There are other themes common to Jesse keys. For example, 'map', 'inventory', and 'quest log' tend to sit on M, I, and L, respectively. They are typically used often enough that I move them closer to the movement keys at the cost of the mnemonics.  (I usually move quest log to Q.  Why isn't it Q by default?  Because Q and E are almost always 'strafe left' and 'strafe right' in the standard WASD layout.)

The principle also extends to work. However, given the meta-key-laden bindings of an IDE, the typical remap looks more like moving 'run context configuration' from Ctrl+Shift+F10 to the one-handed Ctrl+Shift+A.  And instead of removing the old bindings, I leave them intact so that it's easier to use my computer without special knowledge.

Monday, January 4, 2010

Do you like my hat?

I bought a hat the other day. I found a nice display of them while browsing some after-Christmas sales. When I tried on the ones I liked, I was surprised to find one that both looked good and fit me. My head's pretty big and my hairstyle isn't one that often works well with hats, so that was a rarity. In fact, I haven't regularly worn a hat since a misguided interest in baseball caps when I was a kid.

Wearing it has been interesting. I'm not used to wearing a hat, and this one changes my silhouette strikingly. People look at me more. I also expect people to look at me more, causing me to look at people more. I try to be armed with a smile for when people look. Some combination of the more frequent, positive casual interactions and the smiling is making me happier. It's also causing me to make eye contact more often, an area I wanted to improve on. The best part is, the side effects were purely serendipitous; I wasn't expecting anything like this to happen.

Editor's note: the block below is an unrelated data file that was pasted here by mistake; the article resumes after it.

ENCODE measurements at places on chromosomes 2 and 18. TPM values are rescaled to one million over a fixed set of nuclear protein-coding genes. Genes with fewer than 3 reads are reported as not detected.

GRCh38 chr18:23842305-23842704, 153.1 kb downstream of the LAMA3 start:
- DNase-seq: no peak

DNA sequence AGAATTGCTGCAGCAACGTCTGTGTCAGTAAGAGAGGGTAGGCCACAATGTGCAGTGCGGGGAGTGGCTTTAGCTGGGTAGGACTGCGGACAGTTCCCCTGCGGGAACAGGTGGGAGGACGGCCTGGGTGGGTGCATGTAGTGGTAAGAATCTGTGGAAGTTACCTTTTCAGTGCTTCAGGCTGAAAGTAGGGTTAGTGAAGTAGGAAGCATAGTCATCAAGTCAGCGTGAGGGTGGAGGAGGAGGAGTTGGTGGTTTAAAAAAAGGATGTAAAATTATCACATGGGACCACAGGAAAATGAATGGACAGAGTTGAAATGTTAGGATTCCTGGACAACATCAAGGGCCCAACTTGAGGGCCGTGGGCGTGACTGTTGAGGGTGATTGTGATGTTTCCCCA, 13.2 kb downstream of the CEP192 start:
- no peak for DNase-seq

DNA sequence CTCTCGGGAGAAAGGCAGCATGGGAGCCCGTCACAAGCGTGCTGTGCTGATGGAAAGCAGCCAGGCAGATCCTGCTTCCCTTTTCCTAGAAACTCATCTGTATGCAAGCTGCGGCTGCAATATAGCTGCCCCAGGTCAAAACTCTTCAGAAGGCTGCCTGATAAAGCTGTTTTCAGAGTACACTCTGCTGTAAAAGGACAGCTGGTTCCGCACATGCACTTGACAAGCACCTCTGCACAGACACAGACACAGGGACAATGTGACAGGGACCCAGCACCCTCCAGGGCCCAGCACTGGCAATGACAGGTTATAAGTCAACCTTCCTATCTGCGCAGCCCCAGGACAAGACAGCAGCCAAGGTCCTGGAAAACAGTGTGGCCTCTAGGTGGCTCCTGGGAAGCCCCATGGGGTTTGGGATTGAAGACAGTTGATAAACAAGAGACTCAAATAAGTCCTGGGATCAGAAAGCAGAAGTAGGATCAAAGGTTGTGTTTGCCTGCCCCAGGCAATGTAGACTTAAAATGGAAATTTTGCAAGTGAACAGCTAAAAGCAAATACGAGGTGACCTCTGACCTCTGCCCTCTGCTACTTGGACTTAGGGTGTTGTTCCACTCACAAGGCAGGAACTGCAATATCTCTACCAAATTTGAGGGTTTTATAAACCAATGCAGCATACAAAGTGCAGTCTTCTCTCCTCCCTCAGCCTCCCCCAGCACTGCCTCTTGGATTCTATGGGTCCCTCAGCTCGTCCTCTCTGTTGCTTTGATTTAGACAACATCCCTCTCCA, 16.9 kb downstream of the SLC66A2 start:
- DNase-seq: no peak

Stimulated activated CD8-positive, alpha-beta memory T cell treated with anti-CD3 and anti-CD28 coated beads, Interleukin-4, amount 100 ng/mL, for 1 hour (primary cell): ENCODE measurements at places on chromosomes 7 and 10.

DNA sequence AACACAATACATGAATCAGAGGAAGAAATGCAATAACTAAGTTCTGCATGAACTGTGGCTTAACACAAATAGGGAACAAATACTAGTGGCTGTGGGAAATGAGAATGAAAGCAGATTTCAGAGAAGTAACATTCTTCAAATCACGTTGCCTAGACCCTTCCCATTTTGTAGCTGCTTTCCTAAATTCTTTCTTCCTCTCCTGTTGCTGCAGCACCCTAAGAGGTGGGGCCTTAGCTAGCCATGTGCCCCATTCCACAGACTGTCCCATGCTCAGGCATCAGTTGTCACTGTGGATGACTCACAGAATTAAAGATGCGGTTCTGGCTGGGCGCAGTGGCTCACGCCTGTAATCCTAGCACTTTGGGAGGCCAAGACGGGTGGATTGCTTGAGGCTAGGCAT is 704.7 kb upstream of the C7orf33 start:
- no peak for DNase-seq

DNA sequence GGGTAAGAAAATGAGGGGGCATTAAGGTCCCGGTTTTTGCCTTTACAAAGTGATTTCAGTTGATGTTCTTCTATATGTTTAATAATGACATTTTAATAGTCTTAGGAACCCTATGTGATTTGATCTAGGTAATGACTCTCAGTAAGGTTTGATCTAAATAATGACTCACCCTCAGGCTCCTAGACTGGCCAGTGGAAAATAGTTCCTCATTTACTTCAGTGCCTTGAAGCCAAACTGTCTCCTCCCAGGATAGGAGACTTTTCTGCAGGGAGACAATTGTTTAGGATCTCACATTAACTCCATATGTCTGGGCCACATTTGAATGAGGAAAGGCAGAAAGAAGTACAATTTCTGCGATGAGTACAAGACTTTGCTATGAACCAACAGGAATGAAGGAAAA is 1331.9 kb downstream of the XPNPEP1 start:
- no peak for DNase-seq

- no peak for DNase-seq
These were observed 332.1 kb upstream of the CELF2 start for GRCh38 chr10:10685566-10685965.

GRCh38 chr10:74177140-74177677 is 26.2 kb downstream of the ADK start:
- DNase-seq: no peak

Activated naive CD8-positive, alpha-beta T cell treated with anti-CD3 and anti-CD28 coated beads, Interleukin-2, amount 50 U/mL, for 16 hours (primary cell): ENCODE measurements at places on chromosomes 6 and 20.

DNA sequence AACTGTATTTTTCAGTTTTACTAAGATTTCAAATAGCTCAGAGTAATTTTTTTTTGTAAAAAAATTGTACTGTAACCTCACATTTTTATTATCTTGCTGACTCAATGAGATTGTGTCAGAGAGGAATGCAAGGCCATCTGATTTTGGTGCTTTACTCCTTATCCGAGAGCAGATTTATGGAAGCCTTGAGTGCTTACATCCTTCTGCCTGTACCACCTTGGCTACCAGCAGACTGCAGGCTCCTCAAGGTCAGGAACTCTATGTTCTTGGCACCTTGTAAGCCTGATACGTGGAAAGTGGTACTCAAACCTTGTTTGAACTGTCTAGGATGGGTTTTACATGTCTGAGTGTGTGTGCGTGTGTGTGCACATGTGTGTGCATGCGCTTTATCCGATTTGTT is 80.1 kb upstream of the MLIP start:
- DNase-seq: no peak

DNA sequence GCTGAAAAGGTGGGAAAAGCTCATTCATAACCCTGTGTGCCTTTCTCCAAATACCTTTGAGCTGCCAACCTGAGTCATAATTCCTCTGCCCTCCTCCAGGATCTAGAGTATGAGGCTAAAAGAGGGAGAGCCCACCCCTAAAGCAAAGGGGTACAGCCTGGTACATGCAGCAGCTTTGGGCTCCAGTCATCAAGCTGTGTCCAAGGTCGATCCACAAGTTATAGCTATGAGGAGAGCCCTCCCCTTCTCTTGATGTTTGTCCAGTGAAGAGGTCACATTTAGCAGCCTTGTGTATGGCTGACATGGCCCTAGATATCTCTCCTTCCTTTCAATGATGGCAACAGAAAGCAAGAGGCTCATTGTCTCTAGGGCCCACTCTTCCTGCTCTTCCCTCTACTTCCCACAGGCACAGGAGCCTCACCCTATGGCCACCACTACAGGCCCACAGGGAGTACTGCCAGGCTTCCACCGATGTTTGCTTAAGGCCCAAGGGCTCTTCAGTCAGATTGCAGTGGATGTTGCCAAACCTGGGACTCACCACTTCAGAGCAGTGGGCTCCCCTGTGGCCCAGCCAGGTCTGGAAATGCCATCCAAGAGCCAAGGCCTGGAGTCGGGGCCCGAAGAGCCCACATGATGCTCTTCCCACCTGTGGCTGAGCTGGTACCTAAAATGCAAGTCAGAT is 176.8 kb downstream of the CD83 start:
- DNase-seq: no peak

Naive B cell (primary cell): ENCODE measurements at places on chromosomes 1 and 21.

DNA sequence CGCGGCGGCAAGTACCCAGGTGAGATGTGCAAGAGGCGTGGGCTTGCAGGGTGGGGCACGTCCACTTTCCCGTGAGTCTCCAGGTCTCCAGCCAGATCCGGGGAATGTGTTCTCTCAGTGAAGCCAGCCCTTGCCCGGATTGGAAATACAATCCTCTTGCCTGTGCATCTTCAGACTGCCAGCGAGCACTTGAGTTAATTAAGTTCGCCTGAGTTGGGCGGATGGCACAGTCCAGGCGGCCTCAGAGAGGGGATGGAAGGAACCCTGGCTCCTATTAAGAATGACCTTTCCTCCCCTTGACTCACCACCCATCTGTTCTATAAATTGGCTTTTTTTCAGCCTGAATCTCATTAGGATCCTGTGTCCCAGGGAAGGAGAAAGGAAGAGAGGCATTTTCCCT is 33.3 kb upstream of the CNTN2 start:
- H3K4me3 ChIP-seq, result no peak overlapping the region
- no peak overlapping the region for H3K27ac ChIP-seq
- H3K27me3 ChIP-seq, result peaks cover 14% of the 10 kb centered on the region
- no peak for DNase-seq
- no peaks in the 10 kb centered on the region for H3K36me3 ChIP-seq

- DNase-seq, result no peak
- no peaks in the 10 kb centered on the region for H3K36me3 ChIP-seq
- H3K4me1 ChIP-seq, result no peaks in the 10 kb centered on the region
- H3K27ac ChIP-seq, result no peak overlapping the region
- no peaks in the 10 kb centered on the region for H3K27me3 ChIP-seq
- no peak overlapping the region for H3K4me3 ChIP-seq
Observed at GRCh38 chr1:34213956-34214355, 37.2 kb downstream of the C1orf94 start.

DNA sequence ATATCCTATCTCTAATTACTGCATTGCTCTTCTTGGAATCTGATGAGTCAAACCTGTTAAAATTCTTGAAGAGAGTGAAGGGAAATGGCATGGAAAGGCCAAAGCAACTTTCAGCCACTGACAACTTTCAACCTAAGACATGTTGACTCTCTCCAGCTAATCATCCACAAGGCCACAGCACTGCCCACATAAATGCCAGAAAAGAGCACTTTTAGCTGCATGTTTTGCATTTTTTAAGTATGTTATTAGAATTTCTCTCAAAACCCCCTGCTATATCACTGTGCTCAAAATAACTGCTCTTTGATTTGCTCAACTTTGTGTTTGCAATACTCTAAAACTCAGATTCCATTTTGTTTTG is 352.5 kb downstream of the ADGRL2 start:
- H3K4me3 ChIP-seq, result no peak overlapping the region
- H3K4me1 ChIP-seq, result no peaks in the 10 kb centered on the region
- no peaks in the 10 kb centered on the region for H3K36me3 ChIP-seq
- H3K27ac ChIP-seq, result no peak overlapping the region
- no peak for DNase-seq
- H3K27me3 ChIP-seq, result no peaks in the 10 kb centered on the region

And now that the idea's been planted in your head, you don't even need to randomly stumble upon a secret to more social confidence. When you want to try it out, start regularly wearing something that makes you stand out in a small, pleasant way, and go with it.

Friday, January 1, 2010

The Future Soon

Something about ringing in a new decade brings the prognosticators out of the woodwork.  "Here's what life will be like ten years from now!", they say.  If they're really ambitious, they might project twenty, thirty, or even fifty years ahead.  (Futurism has gone in an interesting direction lately, with predictions split cleanly between post-apocalyptic and singular.)

But given the unbelievable rate of change over the last century, looking a hundred years into the future feels like a fool's errand.  That's part of why it's so interesting that we can peek into the minds of the futurists of 1900 through this article.  To those who rightfully have their doubts about its authenticity, here's a scan of the original; it's also available via microfiche.

There's a lot of eerily prescient predictions there, plus a lot that get a concept right but miss the implications.  There are also a few that are way off due to the public rejection of eugenics.

The one that really stood out to me, and made the article ring false to some, is predicting the average life expectancy increasing from thirty-five to fifty years.  Near as we can tell, it was already fifty by then.  Regardless, it still boggles my mind that at the end of the average lifespan two centuries ago, a person today hasn't entered "middle age" yet.  The increase in how much a person can do within their lifespan is staggering to consider.